The Modern-Day Ingénue: Emily Meade

Emma Brown
Elizabeth Raab

Among 50 Cent in Twelve (2010), Michael Pitt in Boardwalk Empire (2010), and Lee Tergesen in Silver Tongues (2011), Emily Meade has had her fair share of onscreen flings with older men. "I wonder what the universe is trying to tell me," she laughs when we meet her at The Mercer Hotel in New York. With elfin features and deep voice, the 23-year-old exudes a worldly innocence. Although the characters Meade plays often begin as wily—Boardwalk's tragic prostitute Pearl and Twelve's steely perfectionist turned drug addict, Jessica Brayson—they tend to get themselves in over their heads. "This female director actually said that there's 'just something' about me that you want to see interestingly bad things happened to me," the actress tell us. "It's a little bit scary that that's what people see me as."

This year, Meade will continue this trend alongside Gwyneth Paltrow and Mark Ruffalo, in the indie film Thanks for Sharing. "I'm someone from Mark Ruffalo's past of sexual deviance," Meade tells us. "I cause trouble." She is also set to appear in Gimme Shelter with Rosario Dawson, James Earl Jones, and Vanessa Hudgens; and Bluebird with Adam Driver and John Slattery.


AGE: 23

HOMETOWN: New York, NY

HIGH SCHOOL: LaGuardia High School of Music, & Art, and the Performing Art. Al Pacino went there, but I wouldn't be like, "Hey, that's a thing we have in common." That wouldn't be why I'd be excited to meet Al Pacino. [But] when you see somebody [from LaGuardia] having success, that's pretty exciting. There's some camaraderie there.

EARLY ACTING AMBITIONS: My first draw to acting was [that] I was obsessed with I Love Lucy—Lucille Ball—and then Christopher Guest and Saturday Night Live in the '90s, growing up. Basically I wanted to be a male comedian; those were my idols. I was really specific about not wanting to be professional until I was 18. I was like a really neurotic kid and I planned it out.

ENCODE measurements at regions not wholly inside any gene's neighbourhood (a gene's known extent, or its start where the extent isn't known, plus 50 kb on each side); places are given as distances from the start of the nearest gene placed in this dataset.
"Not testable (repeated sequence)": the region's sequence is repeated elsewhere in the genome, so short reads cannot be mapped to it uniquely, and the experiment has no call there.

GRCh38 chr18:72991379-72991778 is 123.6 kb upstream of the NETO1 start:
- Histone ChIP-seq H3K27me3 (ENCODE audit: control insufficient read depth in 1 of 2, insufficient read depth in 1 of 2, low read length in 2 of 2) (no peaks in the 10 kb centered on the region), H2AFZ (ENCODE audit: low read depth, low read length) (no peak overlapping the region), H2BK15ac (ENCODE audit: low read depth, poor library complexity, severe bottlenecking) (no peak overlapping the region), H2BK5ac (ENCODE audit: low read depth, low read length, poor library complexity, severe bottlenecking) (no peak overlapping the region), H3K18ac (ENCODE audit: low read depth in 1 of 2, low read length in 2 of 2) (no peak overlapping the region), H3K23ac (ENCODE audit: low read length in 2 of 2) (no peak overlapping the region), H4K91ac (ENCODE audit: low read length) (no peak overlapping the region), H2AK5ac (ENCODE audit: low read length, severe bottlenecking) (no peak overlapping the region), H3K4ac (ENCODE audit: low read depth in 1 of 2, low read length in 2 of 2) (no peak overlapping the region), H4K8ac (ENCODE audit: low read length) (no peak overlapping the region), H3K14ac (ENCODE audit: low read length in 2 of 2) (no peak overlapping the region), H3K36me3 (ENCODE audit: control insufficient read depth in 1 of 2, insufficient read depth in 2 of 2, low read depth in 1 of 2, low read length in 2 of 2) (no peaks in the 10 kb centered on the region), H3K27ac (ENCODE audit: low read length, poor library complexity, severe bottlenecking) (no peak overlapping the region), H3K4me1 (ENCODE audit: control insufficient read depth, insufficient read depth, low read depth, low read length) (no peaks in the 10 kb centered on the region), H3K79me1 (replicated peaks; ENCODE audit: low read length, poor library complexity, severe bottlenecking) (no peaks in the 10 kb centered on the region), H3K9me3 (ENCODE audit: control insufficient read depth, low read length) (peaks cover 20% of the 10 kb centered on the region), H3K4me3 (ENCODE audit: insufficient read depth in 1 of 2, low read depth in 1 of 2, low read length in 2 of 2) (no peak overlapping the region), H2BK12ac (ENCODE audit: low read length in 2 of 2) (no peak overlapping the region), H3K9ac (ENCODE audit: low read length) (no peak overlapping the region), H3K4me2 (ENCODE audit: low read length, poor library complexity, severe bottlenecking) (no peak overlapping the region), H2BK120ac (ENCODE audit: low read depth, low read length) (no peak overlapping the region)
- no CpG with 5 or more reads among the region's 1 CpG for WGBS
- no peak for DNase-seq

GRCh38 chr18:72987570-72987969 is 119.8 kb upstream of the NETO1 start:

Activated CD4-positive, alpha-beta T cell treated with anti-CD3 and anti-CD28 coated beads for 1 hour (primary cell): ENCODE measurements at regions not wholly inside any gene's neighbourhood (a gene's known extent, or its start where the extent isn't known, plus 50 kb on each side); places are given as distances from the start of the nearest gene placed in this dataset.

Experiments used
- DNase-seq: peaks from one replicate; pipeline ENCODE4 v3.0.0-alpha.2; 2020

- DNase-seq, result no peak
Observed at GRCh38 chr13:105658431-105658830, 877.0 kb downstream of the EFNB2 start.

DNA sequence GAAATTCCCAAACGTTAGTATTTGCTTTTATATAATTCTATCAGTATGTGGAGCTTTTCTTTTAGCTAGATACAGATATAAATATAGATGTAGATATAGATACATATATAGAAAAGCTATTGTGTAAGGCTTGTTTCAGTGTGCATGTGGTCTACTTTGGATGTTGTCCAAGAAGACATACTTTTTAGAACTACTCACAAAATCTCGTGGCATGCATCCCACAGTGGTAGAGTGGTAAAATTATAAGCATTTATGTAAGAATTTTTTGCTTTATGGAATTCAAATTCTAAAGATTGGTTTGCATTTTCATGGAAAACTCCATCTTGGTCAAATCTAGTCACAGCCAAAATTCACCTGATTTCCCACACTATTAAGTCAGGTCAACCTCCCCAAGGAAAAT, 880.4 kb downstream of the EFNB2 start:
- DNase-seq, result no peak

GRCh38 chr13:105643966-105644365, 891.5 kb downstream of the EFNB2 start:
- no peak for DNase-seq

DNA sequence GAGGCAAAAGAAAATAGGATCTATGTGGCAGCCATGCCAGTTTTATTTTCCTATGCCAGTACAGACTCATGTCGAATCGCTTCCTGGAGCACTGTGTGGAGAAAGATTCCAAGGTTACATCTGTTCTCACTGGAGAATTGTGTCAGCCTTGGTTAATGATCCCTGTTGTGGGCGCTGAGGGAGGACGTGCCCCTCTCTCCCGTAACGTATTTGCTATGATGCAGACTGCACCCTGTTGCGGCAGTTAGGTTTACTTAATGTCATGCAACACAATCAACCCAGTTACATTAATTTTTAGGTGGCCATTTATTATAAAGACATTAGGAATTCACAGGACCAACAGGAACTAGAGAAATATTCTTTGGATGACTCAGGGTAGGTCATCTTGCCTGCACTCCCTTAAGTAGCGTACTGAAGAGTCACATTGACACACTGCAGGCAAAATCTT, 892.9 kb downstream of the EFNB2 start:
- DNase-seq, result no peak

FAVORITE FICTIONAL CHARACTER: The first thing that came to my mind was Amelia Bedelia, which is really stupid. I just grew up really liking her. I was obsessed with language. But let me think of a better one.

ON THANKS FOR SHARING: The movie itself is about sex addicts. It focuses on several different stories: there's Mark Ruffalo, and he's trying to have a new relationship with Gwyneth Paltrow. And then there's Tim Robbins, and he's dealing with his family—he has a wife and a kid, and he's far along in his recovery. And then there's Josh Gad, who is court-ordered to go to sex rehabilitation because he was arrested, but isn't actually guilty at all. I'm somebody from Mark Ruffalo's past of sexual deviance. I kind of reenter his life a little bit.

OH, CANADA: Did I go to the Toronto Film Festival? Yeah, I did. It was quite an adventure. [laughs] The person I was driving with could not get over the border at first, so it actually took us two days. You are not allowed in Canada if you have any sort of criminal record of any kind, and my driving partner had a DUI, so we gave up. We just stayed at a little hotel in Niagara Falls, on the American side, "We're here, we might as well go see the Falls on the American side." [We] accidentally got to the border, they thought we were trying to sneak in, and we wound up being interrogated for three hours. And then the [immigration] guy was an angel, and for some reason felt a need to help us. Not only did he not arrest us, but he let us into Canada.

Apparently there's a few actors who couldn't get into the film festival for that reason. So many people have some sort of criminal record, and nobody seems to know that.

ACTING IN P!NK'S FILM DEBUT: Was I a fan of P!nk before Thanks for Sharing? Yeah, I was. Especially when she became popular. I was like little-miss wannabe punk-rocker, I would go home and secretly listen to P!nk, and dance around, like, "Ugh, she understands me so well!" So I found that pretty crazy that the first movie she was in, that I would be in it.

MAKING OUT WITH 50 CENT IN TWELVE: He's a real man. He referred to us as the same age; when we were filming, he said "our age," so I don't know if he knows how old I am. He's very, very wise. Did he let me punch him in the stomach? [laughs] I didn't ask him. I should have. But I was very up close and personal with his scars... everything. He's incredibly sweet—this sweet, jolly teddy bear. I guess that's not really surprising, but it's just funny. He's very open, and he is vulnerable, which is not something you would expect. Especially acting with him, he really is there and present in the moment and listening to you, which is really rare, actually.